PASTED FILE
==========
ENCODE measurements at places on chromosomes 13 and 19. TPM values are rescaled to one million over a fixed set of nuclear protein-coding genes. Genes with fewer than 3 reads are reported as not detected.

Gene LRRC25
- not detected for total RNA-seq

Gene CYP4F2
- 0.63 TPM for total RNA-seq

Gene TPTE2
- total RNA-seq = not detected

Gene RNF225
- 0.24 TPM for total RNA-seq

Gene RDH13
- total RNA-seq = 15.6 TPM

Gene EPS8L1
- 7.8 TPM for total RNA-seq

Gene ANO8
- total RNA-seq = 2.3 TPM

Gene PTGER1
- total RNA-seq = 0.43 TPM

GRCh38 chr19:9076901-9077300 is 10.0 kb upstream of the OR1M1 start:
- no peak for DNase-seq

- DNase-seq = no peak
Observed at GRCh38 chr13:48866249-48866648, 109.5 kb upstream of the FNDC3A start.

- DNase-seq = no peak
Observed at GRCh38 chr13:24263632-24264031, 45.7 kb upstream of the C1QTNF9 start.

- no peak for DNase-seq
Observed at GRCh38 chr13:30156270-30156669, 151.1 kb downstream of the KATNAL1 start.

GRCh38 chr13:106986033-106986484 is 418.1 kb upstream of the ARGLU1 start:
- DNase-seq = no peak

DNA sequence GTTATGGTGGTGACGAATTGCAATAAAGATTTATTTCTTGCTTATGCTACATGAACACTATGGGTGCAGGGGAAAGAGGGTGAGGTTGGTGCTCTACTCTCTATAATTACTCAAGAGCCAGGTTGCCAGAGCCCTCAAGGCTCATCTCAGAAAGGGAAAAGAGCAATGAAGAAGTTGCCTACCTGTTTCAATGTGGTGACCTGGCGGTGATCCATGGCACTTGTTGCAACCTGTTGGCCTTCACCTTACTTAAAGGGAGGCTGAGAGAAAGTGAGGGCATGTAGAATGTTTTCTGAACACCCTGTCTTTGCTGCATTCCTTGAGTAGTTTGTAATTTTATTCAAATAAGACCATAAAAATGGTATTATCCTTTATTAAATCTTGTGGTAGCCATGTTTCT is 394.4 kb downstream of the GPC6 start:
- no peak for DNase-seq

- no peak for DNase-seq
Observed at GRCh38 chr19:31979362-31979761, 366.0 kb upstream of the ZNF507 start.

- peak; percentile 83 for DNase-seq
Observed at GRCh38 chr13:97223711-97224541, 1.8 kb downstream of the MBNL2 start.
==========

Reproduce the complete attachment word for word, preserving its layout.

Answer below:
ENCODE measurements at places on chromosomes 13 and 19. TPM values are rescaled to one million over a fixed set of nuclear protein-coding genes. Genes with fewer than 3 reads are reported as not detected.

Gene LRRC25
- not detected for total RNA-seq

Gene CYP4F2
- 0.63 TPM for total RNA-seq

Gene TPTE2
- total RNA-seq = not detected

Gene RNF225
- 0.24 TPM for total RNA-seq

Gene RDH13
- total RNA-seq = 15.6 TPM

Gene EPS8L1
- 7.8 TPM for total RNA-seq

Gene ANO8
- total RNA-seq = 2.3 TPM

Gene PTGER1
- total RNA-seq = 0.43 TPM

GRCh38 chr19:9076901-9077300 is 10.0 kb upstream of the OR1M1 start:
- no peak for DNase-seq

- DNase-seq = no peak
Observed at GRCh38 chr13:48866249-48866648, 109.5 kb upstream of the FNDC3A start.

- DNase-seq = no peak
Observed at GRCh38 chr13:24263632-24264031, 45.7 kb upstream of the C1QTNF9 start.

- no peak for DNase-seq
Observed at GRCh38 chr13:30156270-30156669, 151.1 kb downstream of the KATNAL1 start.

GRCh38 chr13:106986033-106986484 is 418.1 kb upstream of the ARGLU1 start:
- DNase-seq = no peak

DNA sequence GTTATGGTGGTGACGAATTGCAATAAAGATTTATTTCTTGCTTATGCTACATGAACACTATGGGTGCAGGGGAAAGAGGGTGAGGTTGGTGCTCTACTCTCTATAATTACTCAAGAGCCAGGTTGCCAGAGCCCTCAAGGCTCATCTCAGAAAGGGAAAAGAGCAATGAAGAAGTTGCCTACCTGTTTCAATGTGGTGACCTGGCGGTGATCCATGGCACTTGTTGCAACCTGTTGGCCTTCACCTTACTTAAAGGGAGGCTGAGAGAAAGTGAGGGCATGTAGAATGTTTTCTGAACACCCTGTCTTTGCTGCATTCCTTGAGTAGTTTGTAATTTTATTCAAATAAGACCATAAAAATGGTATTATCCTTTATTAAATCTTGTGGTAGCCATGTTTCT is 394.4 kb downstream of the GPC6 start:
- no peak for DNase-seq

- no peak for DNase-seq
Observed at GRCh38 chr19:31979362-31979761, 366.0 kb upstream of the ZNF507 start.

- peak; percentile 83 for DNase-seq
Observed at GRCh38 chr13:97223711-97224541, 1.8 kb downstream of the MBNL2 start.